In December 1992, the court denied Candy's request to find the department in contempt for failing to engage in good faith efforts to negotiate a visitation agreement.   Candy then moved to set aside the finding of jurisdiction by default on the original petitions.   She later dropped this motion.

In January 1993, the third amended subsequent petitions were filed.   These petitions alleged failure to protect as a ground for jurisdiction and added allegations pertaining to serious emotional damage.  (See §§ 300, subds. (b), (c), 342.)   By January 28, 1993, Candy had received 18 months of reunification services.  (See § 366.22, subd. (a).)  In February 1993, the department recommended that services be terminated and that a permanent plan of adoption be entered, with the concurrence of the minors' attorney.   The same month, Barbara and Shannon were placed in a new foster home.

In February 1993, the department learned that Candy had written bad checks in 1992.   Candy wrote at least 190 checks for more than $8,000 on accounts in which she had insufficient funds or that had already been closed.

In February and March 1993, the court conducted a jurisdictional hearing on the subsequent petitions and contested 12–month and 18–month review hearings on the original petitions.   In March 1993, the court found that after 19 months of reunification services, Candy did not have a stable home or employment.   Her practice of writing bad checks continued to put her children at risk.   The court concluded that Candy had made no significant progress in her therapy—her concern was for her own problems and not for those of her children.   It also noted that her insistence on living in San Francisco while her children were dependent children in Sonoma had worked against the department's efforts to reunite the family.   It rejected the  claim that the department had made reunification difficult, noting that the department had taken the unusual step of arranging for a caseworker to take the minors to San Francisco for therapy at Candy's apartment.   It formally found that reasonable reunification services were provided or offered to Candy and terminated them.

Although the court made these findings on the basis of the original petitions and opined that the subsequent petitions might be moot, it also found the jurisdictional allegations of serious emotional damage contained in the third amended subsequent petitions to be true by clear and convincing evidence.   (See § 300, subd. (c).)  It rejected the allegations of physical harm.   (See § 300, subd. (b).)  It found by clear and convincing evidence that to return the minors to Candy would create a substantial risk of detriment to the minors' emotional well-being.   It ordered a termination hearing to be conducted.  (See § 366.26.)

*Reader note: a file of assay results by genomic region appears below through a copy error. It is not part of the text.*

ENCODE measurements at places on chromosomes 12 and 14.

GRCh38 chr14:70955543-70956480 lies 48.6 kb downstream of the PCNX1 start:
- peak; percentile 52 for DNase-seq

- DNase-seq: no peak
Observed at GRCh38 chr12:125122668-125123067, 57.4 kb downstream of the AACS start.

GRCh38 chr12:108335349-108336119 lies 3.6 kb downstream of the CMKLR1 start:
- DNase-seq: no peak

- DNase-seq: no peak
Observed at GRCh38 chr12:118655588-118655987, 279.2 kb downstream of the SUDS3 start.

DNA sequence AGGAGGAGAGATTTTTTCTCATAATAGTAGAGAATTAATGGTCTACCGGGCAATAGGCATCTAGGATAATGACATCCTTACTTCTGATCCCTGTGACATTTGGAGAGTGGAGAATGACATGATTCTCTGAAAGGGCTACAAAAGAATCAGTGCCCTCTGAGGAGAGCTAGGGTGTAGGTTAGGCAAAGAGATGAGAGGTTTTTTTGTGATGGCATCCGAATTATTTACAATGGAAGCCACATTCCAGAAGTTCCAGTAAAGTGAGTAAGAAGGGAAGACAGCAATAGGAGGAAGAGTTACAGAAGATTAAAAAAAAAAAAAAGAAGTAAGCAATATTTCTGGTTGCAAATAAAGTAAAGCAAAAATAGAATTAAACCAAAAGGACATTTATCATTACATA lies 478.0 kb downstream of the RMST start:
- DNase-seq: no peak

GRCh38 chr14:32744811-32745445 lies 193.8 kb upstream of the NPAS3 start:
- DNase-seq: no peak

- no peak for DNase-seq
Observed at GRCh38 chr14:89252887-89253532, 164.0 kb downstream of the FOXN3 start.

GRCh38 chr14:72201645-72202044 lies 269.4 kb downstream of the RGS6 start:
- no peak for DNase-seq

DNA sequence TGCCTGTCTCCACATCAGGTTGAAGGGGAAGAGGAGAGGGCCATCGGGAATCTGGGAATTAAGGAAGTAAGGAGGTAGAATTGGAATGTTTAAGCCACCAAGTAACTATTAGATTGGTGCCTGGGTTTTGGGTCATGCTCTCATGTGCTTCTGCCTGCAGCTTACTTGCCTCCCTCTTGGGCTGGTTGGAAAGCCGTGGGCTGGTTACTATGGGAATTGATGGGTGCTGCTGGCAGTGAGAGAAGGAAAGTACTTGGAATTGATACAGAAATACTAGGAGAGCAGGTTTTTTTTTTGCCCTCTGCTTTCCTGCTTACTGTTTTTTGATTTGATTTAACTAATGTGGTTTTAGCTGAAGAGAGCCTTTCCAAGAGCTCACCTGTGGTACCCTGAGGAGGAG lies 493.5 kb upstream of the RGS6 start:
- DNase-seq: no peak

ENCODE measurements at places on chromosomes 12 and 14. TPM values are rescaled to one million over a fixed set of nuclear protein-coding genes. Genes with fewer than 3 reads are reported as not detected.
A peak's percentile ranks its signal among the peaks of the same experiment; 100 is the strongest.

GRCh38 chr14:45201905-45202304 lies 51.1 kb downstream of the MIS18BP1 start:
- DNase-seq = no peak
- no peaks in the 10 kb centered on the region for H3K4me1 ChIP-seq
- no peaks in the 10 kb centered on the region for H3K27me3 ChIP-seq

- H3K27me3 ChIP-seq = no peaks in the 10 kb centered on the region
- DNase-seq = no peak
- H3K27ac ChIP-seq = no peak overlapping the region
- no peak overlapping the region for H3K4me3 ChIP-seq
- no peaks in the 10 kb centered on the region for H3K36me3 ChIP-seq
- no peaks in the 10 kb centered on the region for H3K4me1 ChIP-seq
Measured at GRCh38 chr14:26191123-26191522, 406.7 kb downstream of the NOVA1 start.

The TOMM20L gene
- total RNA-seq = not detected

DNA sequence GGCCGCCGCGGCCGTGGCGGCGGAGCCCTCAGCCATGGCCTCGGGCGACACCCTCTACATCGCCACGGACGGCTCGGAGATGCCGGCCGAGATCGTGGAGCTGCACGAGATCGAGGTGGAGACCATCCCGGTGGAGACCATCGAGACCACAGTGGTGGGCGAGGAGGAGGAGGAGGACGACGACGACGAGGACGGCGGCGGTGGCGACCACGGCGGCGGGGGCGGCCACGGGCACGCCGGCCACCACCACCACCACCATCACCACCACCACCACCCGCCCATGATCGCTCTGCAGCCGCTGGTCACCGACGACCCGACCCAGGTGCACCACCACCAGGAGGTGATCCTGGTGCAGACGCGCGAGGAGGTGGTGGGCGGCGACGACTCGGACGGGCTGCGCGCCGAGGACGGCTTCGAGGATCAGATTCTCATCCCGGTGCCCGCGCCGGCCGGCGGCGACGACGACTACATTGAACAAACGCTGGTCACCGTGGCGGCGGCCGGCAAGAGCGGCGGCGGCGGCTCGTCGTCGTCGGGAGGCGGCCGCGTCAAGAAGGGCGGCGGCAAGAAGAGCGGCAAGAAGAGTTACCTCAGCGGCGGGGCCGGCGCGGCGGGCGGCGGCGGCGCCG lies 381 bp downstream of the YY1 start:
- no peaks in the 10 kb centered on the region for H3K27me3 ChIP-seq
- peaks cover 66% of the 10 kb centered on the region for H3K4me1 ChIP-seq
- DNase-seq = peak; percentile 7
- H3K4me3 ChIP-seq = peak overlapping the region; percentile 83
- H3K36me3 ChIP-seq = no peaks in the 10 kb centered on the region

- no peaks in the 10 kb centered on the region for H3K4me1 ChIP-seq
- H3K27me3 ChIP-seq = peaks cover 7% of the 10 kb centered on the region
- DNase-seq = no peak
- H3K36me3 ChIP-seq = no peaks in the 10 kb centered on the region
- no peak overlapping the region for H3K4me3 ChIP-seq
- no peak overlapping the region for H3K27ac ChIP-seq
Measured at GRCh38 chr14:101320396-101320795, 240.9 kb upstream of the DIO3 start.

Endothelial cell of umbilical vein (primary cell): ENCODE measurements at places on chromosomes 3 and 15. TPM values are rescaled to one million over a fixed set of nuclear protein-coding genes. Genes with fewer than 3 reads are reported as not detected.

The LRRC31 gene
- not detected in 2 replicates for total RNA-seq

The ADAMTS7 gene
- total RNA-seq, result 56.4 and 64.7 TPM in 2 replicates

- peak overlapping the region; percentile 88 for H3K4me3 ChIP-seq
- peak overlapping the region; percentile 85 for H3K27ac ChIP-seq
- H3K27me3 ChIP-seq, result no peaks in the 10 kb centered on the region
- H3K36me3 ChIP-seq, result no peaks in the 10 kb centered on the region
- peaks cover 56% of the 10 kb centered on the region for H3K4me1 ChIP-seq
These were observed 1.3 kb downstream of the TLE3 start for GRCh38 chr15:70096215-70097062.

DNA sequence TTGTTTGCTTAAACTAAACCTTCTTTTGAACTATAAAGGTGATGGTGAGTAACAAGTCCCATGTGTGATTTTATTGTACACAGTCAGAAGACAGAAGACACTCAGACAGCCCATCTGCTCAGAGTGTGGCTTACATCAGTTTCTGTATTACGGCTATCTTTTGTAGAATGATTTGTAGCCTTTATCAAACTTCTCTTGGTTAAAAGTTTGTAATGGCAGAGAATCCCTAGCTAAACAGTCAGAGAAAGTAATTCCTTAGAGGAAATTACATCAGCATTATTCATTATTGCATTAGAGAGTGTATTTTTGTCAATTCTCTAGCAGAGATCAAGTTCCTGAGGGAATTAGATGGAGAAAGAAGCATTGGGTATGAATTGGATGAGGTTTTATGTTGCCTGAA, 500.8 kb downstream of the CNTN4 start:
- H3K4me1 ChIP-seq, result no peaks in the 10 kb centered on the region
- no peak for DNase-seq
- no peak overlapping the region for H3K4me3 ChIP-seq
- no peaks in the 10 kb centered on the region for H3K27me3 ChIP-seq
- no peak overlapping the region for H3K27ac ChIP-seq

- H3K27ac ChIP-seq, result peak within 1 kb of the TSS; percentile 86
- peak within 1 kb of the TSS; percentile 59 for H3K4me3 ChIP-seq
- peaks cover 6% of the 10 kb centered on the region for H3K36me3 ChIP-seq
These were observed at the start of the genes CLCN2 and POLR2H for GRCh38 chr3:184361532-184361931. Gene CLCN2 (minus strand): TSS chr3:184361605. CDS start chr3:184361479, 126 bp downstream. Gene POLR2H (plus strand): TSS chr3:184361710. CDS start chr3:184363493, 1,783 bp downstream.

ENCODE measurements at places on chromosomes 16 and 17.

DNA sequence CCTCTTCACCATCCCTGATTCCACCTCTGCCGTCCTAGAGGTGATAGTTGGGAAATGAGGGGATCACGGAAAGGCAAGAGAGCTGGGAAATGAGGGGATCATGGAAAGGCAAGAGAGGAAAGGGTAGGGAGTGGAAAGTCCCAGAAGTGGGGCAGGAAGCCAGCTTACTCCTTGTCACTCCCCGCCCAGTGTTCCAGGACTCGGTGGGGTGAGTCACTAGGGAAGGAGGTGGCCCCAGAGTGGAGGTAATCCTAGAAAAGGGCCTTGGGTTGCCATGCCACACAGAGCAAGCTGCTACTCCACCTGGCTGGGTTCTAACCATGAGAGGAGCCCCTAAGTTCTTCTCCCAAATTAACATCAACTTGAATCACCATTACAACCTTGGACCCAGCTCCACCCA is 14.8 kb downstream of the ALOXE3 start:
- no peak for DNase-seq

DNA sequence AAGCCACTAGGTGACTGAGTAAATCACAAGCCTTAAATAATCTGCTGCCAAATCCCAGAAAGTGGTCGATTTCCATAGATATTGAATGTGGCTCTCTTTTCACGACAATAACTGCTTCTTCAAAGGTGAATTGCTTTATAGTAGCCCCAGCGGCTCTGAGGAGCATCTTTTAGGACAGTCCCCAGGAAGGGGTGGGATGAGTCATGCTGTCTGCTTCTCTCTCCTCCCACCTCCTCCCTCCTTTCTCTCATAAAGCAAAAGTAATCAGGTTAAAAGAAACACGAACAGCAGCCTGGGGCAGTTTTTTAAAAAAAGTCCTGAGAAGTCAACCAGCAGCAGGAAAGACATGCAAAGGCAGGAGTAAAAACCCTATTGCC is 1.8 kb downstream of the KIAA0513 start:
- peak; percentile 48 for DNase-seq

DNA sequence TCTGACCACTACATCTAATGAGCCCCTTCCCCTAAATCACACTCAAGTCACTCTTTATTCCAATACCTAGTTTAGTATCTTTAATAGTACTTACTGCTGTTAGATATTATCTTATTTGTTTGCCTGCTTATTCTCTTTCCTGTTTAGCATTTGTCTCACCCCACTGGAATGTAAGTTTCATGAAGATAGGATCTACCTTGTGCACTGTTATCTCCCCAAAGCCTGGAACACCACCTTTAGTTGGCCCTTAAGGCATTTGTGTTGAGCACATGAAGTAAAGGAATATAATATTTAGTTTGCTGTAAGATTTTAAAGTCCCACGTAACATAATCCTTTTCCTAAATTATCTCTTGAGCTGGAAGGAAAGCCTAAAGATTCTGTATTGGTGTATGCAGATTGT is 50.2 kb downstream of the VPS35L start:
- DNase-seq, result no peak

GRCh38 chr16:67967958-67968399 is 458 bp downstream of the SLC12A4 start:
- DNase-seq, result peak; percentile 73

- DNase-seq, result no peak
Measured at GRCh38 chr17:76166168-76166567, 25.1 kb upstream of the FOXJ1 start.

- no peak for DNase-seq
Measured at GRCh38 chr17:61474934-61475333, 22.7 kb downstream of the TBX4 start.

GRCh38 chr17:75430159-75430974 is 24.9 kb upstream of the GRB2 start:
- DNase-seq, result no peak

On September 21, 1993, the court held the termination hearing.   The department recommended that Candy's parental rights be terminated and that Barbara and Shannon be placed for adoption.   In September 1993, the court issued a tentative decision in accord with this recommendation.   In November 1993, final orders were entered terminating parental rights and finding by clear and convincing evidence that it was likely that the minors would be adopted.   Candy appeals these orders.3


First, Candy contends that her due process rights were violated when the trial court terminated reunification services ordered pursuant to the original petitions on the same day that jurisdiction was found on the subsequent petitions.  (See U.S. Const., Amend. XIV, § 1;  Cal. Const., art. I, § 7.)   She argues that the trial court's finding of jurisdiction on the subsequent petitions entitles her to reunification services in addition to the 18 months of services that had already been provided to her on the original petitions.

 When a minor is removed from a parent's custody on an original petition, the court must order reunification services for as long as 18 months after the minor's removal.  (§ 361.5, subd. (a).)  These services may be extended beyond this 18–month period if the department has, in the court's opinion, failed to make a reasonable effort to provide these services during this time.  (In re Daniel G. (1994) 25 Cal.App.4th 1205, 1213–1214, 31 Cal.Rptr.2d 75;  see In re Dino E. (1992) 6 Cal.App.4th 1768, 1777–1778, 8  Cal.Rptr.2d 416.)   When a minor has been declared a dependent child and the department alleges new facts or circumstances sufficient to find that the minor should be found to be a dependent child, the department files a subsequent petition, alleging the new information.   By statute, all procedures and hearings required for an original petition also apply to a subsequent petition.  (§ 342.)   Candy reasons that this statutory language requires the court to order additional reunification services after finding jurisdiction on the basis of the allegations of the subsequent petition.